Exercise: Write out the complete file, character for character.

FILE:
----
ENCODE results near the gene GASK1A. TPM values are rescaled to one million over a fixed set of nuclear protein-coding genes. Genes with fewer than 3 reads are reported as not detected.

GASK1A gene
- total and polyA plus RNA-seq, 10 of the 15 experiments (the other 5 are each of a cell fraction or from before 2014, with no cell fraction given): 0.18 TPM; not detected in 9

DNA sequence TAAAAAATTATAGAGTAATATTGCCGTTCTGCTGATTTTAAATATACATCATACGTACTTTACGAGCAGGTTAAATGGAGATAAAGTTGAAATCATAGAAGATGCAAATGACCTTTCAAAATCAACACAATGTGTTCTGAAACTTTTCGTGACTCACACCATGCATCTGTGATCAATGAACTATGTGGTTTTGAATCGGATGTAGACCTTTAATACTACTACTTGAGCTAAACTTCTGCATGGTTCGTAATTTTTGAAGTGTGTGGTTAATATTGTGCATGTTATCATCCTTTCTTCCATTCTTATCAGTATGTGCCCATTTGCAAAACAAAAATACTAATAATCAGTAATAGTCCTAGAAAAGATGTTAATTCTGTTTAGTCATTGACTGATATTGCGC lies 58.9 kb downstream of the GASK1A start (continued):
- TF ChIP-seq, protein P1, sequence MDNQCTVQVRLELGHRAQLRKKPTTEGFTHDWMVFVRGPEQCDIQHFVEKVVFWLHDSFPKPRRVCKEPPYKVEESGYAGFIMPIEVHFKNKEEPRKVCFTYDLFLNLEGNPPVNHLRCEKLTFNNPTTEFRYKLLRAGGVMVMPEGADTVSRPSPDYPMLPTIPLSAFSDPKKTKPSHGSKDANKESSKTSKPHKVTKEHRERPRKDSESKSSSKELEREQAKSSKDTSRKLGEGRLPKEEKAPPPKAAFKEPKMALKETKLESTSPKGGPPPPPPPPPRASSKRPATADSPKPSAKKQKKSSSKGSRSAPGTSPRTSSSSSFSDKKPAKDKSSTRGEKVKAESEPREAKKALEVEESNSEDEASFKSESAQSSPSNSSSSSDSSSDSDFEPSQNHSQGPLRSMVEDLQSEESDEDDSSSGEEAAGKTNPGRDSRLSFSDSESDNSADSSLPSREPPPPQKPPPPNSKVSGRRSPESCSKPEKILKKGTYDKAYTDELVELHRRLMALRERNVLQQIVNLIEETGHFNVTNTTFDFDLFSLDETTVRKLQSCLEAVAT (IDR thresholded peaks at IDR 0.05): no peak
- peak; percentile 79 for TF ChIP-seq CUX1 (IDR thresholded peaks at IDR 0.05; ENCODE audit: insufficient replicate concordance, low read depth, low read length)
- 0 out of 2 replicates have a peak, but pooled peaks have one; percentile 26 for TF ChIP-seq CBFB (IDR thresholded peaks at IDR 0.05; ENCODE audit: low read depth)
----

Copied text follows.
ENCODE results near the gene GASK1A. TPM values are rescaled to one million over a fixed set of nuclear protein-coding genes. Genes with fewer than 3 reads are reported as not detected.

GASK1A gene
- total and polyA plus RNA-seq, 10 of the 15 experiments (the other 5 are each of a cell fraction or from before 2014, with no cell fraction given): 0.18 TPM; not detected in 9

DNA sequence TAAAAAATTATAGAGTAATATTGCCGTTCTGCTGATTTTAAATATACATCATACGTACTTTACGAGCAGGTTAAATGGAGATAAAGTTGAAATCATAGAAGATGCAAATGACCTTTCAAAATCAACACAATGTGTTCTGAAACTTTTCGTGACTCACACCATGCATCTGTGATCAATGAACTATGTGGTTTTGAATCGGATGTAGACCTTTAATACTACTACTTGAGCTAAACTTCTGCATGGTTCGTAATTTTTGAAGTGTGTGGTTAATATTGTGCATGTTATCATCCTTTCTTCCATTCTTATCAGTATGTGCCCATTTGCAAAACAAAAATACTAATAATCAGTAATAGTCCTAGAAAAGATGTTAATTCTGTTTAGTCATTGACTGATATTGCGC lies 58.9 kb downstream of the GASK1A start (continued):
- TF ChIP-seq, protein P1, sequence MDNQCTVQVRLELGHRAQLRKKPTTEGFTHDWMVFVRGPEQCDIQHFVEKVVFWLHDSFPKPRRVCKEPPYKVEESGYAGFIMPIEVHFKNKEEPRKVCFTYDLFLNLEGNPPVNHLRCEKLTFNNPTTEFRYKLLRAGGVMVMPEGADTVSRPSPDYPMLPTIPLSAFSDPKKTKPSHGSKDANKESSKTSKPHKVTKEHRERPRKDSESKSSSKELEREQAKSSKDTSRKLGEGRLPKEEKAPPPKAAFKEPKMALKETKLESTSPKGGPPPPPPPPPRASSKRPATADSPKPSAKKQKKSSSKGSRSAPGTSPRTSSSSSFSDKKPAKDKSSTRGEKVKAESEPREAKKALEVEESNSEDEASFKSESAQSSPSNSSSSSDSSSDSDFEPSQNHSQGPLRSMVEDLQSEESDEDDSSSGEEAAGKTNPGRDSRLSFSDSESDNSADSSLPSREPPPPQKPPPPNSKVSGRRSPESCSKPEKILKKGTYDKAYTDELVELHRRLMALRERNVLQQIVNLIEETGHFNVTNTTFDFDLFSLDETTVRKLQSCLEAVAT (IDR thresholded peaks at IDR 0.05): no peak
- peak; percentile 79 for TF ChIP-seq CUX1 (IDR thresholded peaks at IDR 0.05; ENCODE audit: insufficient replicate concordance, low read depth, low read length)
- 0 out of 2 replicates have a peak, but pooled peaks have one; percentile 26 for TF ChIP-seq CBFB (IDR thresholded peaks at IDR 0.05; ENCODE audit: low read depth)